Radical retropubic prostatectomy is currently the most widely used surgical treatment for localized prostate cancer. This once cumbersome procedure has developed technically over the last 20 years, reducing dramatically the associated complications and morbidity, e.g. blood loss, incontinence and impotence. Currently the operation is safe and is the best choice for eradicating localized disease, with little loss in quality of life. However, differences in reported outcomes indicate that there is still a need for standardization and continued efforts for surgical excellence. This review focuses on the crucial steps of the procedure, in two parts: the first covers apical dissection and the second the steps related to vesico-urethral anastomosis and the nerve-sparing procedure. This evaluation of the technical modifications aims to offer a choice, to vary the procedure according to the individual situation and thus improve the results. Current trends in surgical technique are also presented.
Currently radical prostatectomy (RP) is the method of choice for treating localized prostate cancer. The introduction of PSA assays in the early 1990s improved dramatically the diagnostic capability to detect prostate cancer at an early stage. The surgical technique of RP has been produced through a long phase of development and different approaches have been described. The definitive breakthrough in RP was made ≈ 20 years ago with the introduction of an anatomical approach to the gland. Since then, various modifications have been proposed in an attempt to refine the technique and improve the results. The prostate gland can basically be approached through a retropubic or a perineal incision. Recently, the laparoscopic retropubic technique has gained substantial interest, although its use is still confined to specialized centres.
Based on a thorough review of publications gathered from Medline and PubMed for the last two decades, and from our personal experience, this review provides a focus on specific innovative steps that have simplified the procedure and diminished the associated complications. We focus solely on the retropubic approach, as this is the most widely used surgical route to reach the gland.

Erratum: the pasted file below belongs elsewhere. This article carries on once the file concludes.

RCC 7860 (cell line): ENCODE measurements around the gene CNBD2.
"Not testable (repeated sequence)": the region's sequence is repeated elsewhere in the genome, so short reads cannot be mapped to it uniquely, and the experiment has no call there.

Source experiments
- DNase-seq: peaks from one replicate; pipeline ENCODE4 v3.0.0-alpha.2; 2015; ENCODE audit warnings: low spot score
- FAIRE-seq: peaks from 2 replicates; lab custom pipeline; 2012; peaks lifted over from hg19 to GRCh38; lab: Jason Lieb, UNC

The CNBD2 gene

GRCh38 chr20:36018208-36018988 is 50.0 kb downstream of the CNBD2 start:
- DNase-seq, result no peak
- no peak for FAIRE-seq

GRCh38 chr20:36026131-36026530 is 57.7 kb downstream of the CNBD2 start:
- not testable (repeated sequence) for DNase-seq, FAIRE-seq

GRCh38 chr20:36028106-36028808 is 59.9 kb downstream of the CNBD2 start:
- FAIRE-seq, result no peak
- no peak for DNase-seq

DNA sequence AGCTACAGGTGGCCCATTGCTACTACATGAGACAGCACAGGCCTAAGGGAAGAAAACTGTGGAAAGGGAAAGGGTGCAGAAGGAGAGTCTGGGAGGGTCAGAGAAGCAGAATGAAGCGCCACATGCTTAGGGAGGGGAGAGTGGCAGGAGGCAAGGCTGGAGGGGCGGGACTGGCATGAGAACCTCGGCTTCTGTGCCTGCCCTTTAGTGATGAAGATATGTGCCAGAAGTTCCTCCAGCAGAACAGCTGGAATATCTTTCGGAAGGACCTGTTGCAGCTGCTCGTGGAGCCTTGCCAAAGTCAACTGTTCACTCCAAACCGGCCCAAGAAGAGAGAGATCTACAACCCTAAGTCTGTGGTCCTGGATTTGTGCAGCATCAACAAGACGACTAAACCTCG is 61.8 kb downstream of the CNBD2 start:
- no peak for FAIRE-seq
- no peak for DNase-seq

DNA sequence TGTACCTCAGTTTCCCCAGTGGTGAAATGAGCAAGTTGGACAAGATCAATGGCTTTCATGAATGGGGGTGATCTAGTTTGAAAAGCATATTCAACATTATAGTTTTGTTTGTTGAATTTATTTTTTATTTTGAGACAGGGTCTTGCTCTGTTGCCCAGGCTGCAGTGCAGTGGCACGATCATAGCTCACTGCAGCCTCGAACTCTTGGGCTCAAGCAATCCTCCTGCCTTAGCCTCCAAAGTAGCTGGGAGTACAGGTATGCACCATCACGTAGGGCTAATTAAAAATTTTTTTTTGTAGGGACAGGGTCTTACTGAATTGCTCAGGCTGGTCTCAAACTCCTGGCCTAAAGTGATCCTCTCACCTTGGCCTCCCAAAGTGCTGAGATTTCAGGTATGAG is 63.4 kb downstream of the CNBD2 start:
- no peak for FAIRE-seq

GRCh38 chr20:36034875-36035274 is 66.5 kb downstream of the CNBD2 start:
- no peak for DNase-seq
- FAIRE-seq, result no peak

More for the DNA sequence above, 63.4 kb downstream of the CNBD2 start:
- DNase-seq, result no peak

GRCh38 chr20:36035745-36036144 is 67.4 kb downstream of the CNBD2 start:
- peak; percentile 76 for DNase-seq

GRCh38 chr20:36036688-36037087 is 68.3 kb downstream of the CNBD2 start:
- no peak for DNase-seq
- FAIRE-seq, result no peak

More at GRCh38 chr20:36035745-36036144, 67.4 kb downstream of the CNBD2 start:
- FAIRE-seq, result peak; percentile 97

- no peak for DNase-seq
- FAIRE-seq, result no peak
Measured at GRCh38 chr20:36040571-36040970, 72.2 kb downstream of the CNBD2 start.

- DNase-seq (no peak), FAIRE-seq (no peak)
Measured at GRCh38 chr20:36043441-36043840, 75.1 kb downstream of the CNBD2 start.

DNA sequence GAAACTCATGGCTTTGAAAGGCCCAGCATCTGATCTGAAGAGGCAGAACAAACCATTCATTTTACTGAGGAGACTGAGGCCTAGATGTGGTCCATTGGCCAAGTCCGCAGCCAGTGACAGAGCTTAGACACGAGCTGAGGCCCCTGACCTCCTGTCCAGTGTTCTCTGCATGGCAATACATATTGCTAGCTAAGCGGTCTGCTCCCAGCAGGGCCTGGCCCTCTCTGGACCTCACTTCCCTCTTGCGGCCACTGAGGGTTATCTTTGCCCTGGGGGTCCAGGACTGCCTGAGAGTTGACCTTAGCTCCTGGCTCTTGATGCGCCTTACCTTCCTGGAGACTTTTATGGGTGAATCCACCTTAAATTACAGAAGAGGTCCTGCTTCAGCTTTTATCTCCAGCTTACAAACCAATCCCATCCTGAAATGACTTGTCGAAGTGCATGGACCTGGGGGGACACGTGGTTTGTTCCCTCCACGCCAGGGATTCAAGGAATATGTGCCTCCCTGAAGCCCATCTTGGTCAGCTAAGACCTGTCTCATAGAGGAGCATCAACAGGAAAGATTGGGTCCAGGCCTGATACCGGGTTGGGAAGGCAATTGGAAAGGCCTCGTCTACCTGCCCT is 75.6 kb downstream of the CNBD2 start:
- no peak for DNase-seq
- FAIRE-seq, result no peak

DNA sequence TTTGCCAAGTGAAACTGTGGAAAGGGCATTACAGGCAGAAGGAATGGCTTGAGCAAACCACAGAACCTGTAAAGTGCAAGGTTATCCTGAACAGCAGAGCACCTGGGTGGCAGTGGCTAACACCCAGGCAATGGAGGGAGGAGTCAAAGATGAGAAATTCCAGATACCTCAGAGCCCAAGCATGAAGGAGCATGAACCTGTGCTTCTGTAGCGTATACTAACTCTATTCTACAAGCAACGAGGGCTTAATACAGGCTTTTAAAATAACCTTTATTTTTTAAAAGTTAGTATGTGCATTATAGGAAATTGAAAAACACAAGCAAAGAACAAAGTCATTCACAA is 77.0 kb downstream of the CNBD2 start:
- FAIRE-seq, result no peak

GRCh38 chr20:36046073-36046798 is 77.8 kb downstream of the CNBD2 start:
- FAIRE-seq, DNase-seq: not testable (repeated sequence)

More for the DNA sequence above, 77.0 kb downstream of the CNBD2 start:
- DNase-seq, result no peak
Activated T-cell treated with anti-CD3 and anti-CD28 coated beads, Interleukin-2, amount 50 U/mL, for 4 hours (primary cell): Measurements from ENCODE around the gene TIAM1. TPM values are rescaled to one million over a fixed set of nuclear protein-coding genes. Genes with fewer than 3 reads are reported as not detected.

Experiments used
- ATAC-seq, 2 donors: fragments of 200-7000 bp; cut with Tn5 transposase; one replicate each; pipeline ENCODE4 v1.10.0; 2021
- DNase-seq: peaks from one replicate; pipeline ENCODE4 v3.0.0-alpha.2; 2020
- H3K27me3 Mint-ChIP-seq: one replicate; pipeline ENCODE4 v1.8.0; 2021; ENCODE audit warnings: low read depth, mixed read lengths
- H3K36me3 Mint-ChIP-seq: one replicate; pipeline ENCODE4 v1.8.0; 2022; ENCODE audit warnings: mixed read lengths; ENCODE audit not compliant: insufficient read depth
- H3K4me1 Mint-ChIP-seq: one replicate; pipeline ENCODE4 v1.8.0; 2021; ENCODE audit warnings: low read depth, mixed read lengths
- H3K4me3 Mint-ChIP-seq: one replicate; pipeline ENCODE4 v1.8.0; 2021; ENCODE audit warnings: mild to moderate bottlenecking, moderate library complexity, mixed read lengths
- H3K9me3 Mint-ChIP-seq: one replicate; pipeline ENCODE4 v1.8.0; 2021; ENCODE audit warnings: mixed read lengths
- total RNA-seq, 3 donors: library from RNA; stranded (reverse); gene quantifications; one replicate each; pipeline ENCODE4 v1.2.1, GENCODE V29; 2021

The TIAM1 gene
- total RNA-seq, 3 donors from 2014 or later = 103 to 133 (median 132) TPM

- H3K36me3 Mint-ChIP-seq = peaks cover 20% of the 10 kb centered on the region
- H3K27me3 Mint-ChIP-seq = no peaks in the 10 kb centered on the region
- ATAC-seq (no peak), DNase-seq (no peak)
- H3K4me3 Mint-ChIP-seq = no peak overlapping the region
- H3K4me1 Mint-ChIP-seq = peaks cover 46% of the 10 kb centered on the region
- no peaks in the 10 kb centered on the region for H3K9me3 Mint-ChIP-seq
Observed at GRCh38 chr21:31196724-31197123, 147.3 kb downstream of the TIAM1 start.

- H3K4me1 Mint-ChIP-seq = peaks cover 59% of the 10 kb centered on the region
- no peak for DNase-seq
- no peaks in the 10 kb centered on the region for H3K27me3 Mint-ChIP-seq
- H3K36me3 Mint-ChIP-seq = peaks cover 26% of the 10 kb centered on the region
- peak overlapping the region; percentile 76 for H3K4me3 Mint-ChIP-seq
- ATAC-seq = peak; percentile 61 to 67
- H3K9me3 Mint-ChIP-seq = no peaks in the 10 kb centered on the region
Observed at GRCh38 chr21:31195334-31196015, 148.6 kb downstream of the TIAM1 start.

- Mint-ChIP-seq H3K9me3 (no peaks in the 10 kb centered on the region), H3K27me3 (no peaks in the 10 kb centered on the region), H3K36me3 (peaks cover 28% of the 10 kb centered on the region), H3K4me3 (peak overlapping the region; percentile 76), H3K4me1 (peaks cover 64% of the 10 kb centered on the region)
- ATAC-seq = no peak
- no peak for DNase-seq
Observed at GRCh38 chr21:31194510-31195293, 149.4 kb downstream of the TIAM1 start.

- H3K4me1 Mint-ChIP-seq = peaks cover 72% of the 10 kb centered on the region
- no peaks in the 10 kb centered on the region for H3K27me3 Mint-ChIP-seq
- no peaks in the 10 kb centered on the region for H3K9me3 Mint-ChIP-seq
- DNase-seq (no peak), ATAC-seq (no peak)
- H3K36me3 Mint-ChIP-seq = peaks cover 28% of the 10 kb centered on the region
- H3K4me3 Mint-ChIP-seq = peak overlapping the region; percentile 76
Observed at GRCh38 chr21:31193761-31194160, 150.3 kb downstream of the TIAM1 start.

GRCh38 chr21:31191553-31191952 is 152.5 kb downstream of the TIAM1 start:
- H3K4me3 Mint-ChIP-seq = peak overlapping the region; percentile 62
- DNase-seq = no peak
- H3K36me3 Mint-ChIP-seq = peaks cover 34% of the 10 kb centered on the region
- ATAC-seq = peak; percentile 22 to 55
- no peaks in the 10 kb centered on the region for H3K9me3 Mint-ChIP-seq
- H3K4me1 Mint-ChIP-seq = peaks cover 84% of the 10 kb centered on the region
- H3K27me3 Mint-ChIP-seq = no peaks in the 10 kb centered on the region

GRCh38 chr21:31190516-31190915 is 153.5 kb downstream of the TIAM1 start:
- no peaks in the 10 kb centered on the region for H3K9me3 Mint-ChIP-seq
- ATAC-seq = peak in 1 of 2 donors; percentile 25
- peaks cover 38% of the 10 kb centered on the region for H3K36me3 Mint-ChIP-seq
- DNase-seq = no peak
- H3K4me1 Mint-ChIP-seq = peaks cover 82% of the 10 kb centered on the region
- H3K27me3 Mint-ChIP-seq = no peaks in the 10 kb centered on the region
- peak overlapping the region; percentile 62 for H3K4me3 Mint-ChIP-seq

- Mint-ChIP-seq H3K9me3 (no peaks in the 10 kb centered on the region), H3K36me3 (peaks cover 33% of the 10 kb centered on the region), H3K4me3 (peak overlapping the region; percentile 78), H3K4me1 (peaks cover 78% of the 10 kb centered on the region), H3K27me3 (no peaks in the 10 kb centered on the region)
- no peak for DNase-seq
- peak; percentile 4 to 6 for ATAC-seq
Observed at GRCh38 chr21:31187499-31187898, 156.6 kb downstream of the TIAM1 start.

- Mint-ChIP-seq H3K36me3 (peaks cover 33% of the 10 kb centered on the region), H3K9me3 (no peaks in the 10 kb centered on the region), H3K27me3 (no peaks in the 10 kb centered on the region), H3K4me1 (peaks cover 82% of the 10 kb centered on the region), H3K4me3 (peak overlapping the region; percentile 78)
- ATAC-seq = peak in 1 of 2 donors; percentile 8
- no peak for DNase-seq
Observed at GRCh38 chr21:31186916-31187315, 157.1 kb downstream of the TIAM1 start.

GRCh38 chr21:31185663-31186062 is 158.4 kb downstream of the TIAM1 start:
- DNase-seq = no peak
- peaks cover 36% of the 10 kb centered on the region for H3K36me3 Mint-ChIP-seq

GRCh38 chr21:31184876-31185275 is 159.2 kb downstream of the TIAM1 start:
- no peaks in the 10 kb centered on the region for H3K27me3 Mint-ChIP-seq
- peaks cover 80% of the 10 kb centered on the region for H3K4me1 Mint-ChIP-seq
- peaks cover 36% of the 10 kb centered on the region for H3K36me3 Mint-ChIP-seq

Retropubic RP (RRP) is derived from the procedure described by Millin for BPH in the 1940s, and later adopted for treating prostate cancer by Chute in the 1950s. In the earlier period, because there was little information on the anatomical details, RRP had a high morbidity of continence and potency. However, the anatomical studies of Reiner and Walsh  clarified the relationship of the prostate to Santorini's plexus and led to the introduction of an anatomical approach to the gland, to minimize blood loss and optimize exposure. The standardization of this technique set a milestone for further technical refinements over the last 20 years. Using cadaveric preparations (male stillbirths), Walsh and Donker  elucidated the exact course of the cavernosal nerves, providing fundamental topographical knowledge to develop the nerve-sparing procedure. The prostate can be removed in an antegrade (descending) or retrograde (ascending) manner. Technical improvements resulting in better visualization of the key structures have been critical in reducing intraoperative blood loss and increasing the rates of continence and potency, leading to a general acceptance of this procedure. Equally important, better surgical techniques with a precise dissection have helped to reduce the rates of iatrogenic positive margins.
Several key steps in RP deserve special attention, as the outcome of the procedure can be jeopardized if they are not performed precisely. However, if followed step-by-step, they will guarantee easy progress in the procedure.
INCISION AND OPERATIVE SITE EXPOSURE
The patient is placed supine with a partial table break at the level of the hips, which will open the operative site. This, combined with a slight Trendelenburg tilt of the table, will improve viewing. RRP is usually performed through a suprapubic midline incision up to the umbilicus. The linea alba of the anterior rectus sheath is incised and both rectus abdominis muscles separated. Identifying the pyramidalis muscle will aid in finding the midline. The posterior rectus sheath of the upper part of the incision and the transversalis fascia are incised and the space of Retzius developed by retracting both rectus muscles laterally. Caution is needed when placing the retractor blades, to avoid injuring the epigastric vessels; the vessels should be protected by leaving them covered with the transversalis fascia. Several types of ring retractors (Bookwalter, Siegel, Turner-Warwick) or a Balfour retractor can be used. The use of a table-fixed self-retaining retractor can obviate the need for a second surgical assistant [3,4], but frequent repositioning of the blades through specific steps of the procedure may be time-consuming.
Experienced surgeons perform the procedure through a very limited incision, of < 10 cm, with equivalent results and complication rates . To reduce postoperative pain and improve the cosmetic results, a Pfannenstiel incision has also been proposed . A comparative study with the classical approach showed a 44% reduction of requirements for analgesics in this group and no significant incision-related complications.